— In a frantic search for swine flu vaccine, Seattle mother Emily Newman called a dozen clinics and some 50 pharmacies before she finally found shots last month for her 2-year-old twins.
“It was our first night's sleep in a long time," said Newman, 39, who responded to msnbc.com’s reader reporting tool, First Person.
But Newman’s relief over protecting her daughter, Rory, and son, Everett, against H1N1 influenza infection was short-lived. She soon realized she had a second worry: What about the booster?
Government health officials say that children younger than 10 need two doses of the vaccine to gain immunity from the pandemic virus that has killed some 4,000 people in the United States since April, including 540 kids.
But a shortage of vaccine has meant fewer than 42 million doses have been delivered nationwide out of at least 120 million expected by now, federal health officials report. A manufacturing delay has sparked long lines, shuttered many flu clinics and sent an ominous message to parents seeking a second round of H1N1 shots: Don't count on it.
“We have found virtually no one to assure us that we will find a booster shot soon,” said Newman, who is especially worried about Rory, who has Type 1 diabetes and was hospitalized with a suspected H1N1 infection a week after her first vaccine. “The system seems to be failing in multiple ways.”
Two doses are necessary
Parents’ concerns are valid, said Dr. Anthony Fauci, director of the National Institute of Allergy and Infectious Disease. He oversaw the clinical trials of swine flu vaccine in adults and children and says latest results indicate that young kids need two doses about a month apart for complete immunity.
After a single dose of vaccine, only 55 percent of children ages 3 to 9 developed enough immune response within 21 days to protect them fully against the H1N1 flu. After a second dose, 94 percent were protected, Fauci said.
Among the youngest children, those ages 6 months to 35 months, only 25 percent posted a strong enough response after just one dose.
Until the vaccine shortage is resolved, however, parents should know that even a single shot confers some protection that may at least lessen the infection’s severity, Fauci said. And if a second dose is delayed a month — or even longer — that’s fine.
“A little is better than none,” Fauci said.
Officials with the federal Centers for Disease Control and Prevention advise that doctors and clinics should provide booster doses to kids younger than 10, even when other high-risk patients haven’t received a first shot.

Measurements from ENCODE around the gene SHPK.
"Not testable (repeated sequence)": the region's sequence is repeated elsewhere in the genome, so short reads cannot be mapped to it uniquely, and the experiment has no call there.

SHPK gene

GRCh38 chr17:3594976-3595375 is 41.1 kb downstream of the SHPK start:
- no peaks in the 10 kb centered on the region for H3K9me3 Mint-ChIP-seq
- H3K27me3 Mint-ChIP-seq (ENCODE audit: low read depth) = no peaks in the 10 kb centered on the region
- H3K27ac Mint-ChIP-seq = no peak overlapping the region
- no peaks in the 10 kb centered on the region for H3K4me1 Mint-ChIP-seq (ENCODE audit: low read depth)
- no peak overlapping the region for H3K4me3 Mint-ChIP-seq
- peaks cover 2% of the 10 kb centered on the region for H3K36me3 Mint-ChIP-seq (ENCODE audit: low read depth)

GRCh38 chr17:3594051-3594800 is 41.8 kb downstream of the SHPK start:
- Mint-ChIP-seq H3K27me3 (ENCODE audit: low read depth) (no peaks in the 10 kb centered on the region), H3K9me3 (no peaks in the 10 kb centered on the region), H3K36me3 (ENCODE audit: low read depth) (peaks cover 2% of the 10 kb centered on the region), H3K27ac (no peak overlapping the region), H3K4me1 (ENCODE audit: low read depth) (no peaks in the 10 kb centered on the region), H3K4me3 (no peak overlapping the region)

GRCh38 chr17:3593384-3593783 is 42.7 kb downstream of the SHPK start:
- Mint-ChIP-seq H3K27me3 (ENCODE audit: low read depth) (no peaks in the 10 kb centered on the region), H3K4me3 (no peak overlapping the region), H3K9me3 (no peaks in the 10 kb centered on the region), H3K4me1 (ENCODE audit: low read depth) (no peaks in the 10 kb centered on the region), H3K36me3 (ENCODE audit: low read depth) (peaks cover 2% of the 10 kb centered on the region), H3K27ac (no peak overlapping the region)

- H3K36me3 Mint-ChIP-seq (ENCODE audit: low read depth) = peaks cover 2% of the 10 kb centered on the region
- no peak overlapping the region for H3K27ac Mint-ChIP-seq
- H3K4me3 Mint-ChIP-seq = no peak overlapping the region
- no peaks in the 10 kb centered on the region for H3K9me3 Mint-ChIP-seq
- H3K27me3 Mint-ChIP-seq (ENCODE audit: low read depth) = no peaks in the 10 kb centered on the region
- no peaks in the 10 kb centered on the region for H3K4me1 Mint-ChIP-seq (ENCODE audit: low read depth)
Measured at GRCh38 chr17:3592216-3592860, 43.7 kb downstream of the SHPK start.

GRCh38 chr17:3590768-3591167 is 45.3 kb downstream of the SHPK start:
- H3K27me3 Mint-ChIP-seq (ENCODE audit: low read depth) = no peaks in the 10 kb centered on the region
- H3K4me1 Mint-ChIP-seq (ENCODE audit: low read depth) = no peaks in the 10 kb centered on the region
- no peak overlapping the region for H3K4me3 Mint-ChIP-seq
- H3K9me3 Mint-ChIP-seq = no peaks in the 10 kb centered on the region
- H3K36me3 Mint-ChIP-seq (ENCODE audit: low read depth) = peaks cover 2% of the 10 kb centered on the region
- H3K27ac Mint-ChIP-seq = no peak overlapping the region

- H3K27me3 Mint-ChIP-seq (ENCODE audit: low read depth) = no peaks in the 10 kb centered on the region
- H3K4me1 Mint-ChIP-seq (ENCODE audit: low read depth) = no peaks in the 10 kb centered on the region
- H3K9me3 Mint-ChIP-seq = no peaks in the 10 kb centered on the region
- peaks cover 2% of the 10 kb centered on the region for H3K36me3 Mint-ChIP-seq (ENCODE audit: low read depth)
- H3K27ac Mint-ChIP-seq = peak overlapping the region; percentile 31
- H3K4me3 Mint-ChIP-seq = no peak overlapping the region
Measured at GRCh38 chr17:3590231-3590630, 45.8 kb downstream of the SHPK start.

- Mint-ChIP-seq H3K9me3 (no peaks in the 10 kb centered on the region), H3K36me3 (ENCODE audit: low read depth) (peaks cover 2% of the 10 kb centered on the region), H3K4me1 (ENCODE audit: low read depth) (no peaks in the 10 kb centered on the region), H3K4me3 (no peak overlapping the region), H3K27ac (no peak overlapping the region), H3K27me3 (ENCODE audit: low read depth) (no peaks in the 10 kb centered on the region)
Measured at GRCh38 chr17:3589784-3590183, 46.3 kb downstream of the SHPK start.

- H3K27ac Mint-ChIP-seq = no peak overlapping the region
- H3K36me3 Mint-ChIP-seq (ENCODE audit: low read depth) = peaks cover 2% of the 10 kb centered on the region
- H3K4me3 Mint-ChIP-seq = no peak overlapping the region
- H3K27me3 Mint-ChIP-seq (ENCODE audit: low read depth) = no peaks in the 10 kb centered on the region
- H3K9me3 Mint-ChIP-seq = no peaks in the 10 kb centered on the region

“The bottom line is, a provider should not be deferring a second dose,” CDC spokesman Tom Skinner wrote in an e-mail.
Even so, some clinics nationwide have said they’ll delay second shots. At the Park Nicollet health system in St. Louis Park, Minn., hospital officials say they won’t reserve second doses for children who’d already received one shot.
“We have 9,000 high-risk people who have not received their first shot, so we’re making sure they receive that, and then we’re circling back,” said Jeremiah Whitten, a hospital system spokesman.
He said they were basing that decision on a CDC report last summer that told providers not to hold doses in reserve.
Not enough to go around
Other doctors and clinics are simply warning patients that there likely won’t be enough to go around. That’s the message Kristen Cunningham, 33, of Allentown, Pa., got when she found a first shot for her 2-year-old son, Jake.
“The doctor said, ‘Just so you know, he’s probably not going to get the second one, because we don’t know whether we’re getting it in,’” Cunningham said.
That uncertainty is frustrating to parents who had to go to extreme lengths to acquire the vaccine for their kids. Maigan Vanditto, 32, of Coeur d’Alene, Idaho, said she stood outside in chilly weather for nearly an hour with her daughters, Lizzy, 5, and Allie, 2, to get swine flu shots at a local health clinic.
“I am grateful that the kids have shot No. 1, but they were very clear when we were leaving that we were not guaranteed a place at the next clinic in 28 days for the kids to get the necessary booster shot,” she said. “As it stands now, they really aren’t protected.”
But Cynthia Taggart, a spokeswoman for the Idaho health district that’s doling out the shots, said supplies of vaccine have been slow, but they’re increasing. She advised that Vanditto and others who fear it’ll be impossible to get their kids fully vaccinated shouldn’t worry.
“It is possible and they will be protected,” said Taggart of the Panhandle Health District.
In the Seattle county where Emily Newman lives, health officials are advising providers not to reserve vaccine for kids who’ve already had one shot. At the same time, if children who’ve had a first shot show up for a second dose, providers shouldn't turn them away, said James Apa, a spokesman for Public Health of Seattle and King county.
“It's a very mixed message,” said Newman, who added that such “passive” advice angers and scares her.
Rory was seriously ill with suspected swine flu, but the diagnosis was not confirmed and doctors say the toddler needs a booster shot to be certain she won’t come down with a potentially fatal version of the illness.
Everett, Newman’s son, should get a second shot, too, but he’s a healthy boy and not nearly as at-risk as his sister, she says.
That distinction is at the core of Newman’s frustration with the way swine flu shots have been distributed in Seattle and across the nation. She believes there should be more emphasis — and more enforcement — to ensure that priority groups are actually getting access to the limited supplies of vaccine.
“They’re not accepting at all that there are certain individuals who need that second shot more,” she said. “If you fall into multiple risk categories, you should be at the top of the list.”